Fall Highlights: The BECY Practicum!
By Caleb Weaver
On a Friday afternoon in early November 2015, 10 students from Patagonia Union High School (PUHS) sat in a circle on the football field, discussing their unique leadership styles through the framework of the leadership compass. These 15 to 17 year-olds were learning how to recognize and utilize their strengths while finding peer support for their weaknesses. The ultimate goal? Build a cohesive team of Youth Business Development Interns as part of the inaugural Borderlands Earth Care Youth (BECY) Practicum.
Borderlands Restoration (BR) has funded youth internships over the past 3 summers through the Borderlands Earth Care Youth (BECY) Institute. Graduates of the BECY Institute developed marketable job skills through hands-on training in watershed restoration, ecosystem restoration, and food system restoration. More than 30 youth have graduated from the BECY Institute, which was founded in Patagonia, AZ in 2013. The US Forest Service funded an expansion of the BECY Institute to Douglas, AZ in the summer of 2015, in collaboration with Sky Island Alliance and Cuenca Los Ojos.
The trend in rural border communities, where unemployment is often double the national average, is for folks coming-of-age to seek opportunities in the city. The opportunities that were once commonplace for teenagers and twenty-somethings are becoming scarce. The median age of ranchers, the long-time backbone of the rural borderland economy, is increasing and small family ranches are being sold – destined to be lumped with neighboring ranches or parsed into housing developments. Livelihoods dependent on the land automatically result in financial systems dependent on land health – what we call a Restoration Economy.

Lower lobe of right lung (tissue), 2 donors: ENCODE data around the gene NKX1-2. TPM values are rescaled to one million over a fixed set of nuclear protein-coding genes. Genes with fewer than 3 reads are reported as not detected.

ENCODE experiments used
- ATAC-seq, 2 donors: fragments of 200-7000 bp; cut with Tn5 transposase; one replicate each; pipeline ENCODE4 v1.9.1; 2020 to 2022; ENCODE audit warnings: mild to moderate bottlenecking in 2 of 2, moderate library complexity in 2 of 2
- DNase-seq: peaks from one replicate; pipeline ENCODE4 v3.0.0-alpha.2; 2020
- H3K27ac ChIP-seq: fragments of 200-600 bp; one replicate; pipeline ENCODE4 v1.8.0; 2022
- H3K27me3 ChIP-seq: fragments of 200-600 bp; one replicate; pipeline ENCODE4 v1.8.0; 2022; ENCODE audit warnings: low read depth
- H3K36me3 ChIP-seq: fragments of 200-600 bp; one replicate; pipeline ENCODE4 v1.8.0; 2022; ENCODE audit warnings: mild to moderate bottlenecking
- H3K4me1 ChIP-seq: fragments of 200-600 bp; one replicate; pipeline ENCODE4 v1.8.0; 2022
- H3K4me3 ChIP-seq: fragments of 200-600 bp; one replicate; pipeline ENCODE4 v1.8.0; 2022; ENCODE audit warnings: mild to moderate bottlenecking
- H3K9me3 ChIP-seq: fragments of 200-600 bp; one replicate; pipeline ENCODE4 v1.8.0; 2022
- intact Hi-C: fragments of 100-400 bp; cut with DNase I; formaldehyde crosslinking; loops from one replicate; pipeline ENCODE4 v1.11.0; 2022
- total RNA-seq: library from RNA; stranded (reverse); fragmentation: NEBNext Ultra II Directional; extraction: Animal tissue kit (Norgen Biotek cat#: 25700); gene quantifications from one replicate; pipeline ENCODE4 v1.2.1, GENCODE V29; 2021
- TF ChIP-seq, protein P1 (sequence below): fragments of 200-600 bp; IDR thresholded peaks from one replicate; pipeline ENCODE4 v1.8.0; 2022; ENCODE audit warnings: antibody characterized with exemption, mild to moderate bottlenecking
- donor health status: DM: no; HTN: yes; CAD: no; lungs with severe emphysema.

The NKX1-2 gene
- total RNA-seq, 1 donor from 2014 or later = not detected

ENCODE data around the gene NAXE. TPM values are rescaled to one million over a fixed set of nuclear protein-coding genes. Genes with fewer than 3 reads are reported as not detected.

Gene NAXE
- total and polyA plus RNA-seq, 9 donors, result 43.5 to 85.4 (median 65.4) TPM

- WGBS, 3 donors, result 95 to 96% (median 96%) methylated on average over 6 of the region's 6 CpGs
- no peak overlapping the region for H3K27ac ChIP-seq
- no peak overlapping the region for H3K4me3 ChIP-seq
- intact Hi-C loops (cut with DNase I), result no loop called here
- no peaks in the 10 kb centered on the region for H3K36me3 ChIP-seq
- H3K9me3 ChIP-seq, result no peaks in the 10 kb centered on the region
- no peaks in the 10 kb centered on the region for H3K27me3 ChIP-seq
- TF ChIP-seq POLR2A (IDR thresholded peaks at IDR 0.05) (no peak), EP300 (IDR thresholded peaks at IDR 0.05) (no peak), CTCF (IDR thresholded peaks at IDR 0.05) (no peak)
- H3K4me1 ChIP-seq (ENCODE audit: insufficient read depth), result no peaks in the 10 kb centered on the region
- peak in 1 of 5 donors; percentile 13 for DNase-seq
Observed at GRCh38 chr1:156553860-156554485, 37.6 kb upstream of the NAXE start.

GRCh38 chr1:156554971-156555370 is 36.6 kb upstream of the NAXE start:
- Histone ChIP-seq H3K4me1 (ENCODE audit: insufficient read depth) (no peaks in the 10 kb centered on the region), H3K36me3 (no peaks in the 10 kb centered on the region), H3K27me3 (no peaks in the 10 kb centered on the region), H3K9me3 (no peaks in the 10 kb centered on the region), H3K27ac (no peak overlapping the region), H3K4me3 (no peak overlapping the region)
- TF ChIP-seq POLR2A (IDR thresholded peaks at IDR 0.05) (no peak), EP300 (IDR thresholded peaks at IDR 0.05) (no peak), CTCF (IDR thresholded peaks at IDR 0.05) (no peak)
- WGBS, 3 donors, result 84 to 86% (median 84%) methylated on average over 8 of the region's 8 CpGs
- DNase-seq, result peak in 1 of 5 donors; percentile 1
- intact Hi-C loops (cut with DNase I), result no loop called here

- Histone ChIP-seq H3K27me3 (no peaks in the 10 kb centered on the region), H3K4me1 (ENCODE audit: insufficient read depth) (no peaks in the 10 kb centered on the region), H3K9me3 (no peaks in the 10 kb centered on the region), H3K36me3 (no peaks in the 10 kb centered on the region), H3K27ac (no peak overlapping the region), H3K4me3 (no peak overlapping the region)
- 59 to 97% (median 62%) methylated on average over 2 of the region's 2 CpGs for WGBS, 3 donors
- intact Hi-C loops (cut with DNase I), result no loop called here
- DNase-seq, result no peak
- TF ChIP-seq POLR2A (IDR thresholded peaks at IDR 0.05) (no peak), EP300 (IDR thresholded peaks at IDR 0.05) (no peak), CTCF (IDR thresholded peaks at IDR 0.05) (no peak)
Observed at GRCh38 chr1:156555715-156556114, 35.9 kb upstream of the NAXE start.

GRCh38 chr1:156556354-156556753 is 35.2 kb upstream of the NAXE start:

In the dry summer of 2015, three organizations came together to develop a model for grassroots Restoration Economy in the rural borderland region of Southern Arizona. Representatives from BR worked with G.A.R.D.E.N. Inc. and PUHS to build upon the successes of the BECY Institute. The team designed the BECY Practicum to support youth in developing land-based lifestyles during the academic year, and were awarded a Rural Business Development grant from the US Department of Agriculture to pilot the program.
By connecting youth with land-based small business owners within their local community – from farmers and ranchers to restorationists and marketers – youth in the inaugural BECY Practicum have the opportunity to develop the skills and connections necessary to create small businesses of their own. And in the spirit of community, they must rely on one another to see their business plans through. BECY Practicum interns are currently working on their small business plans.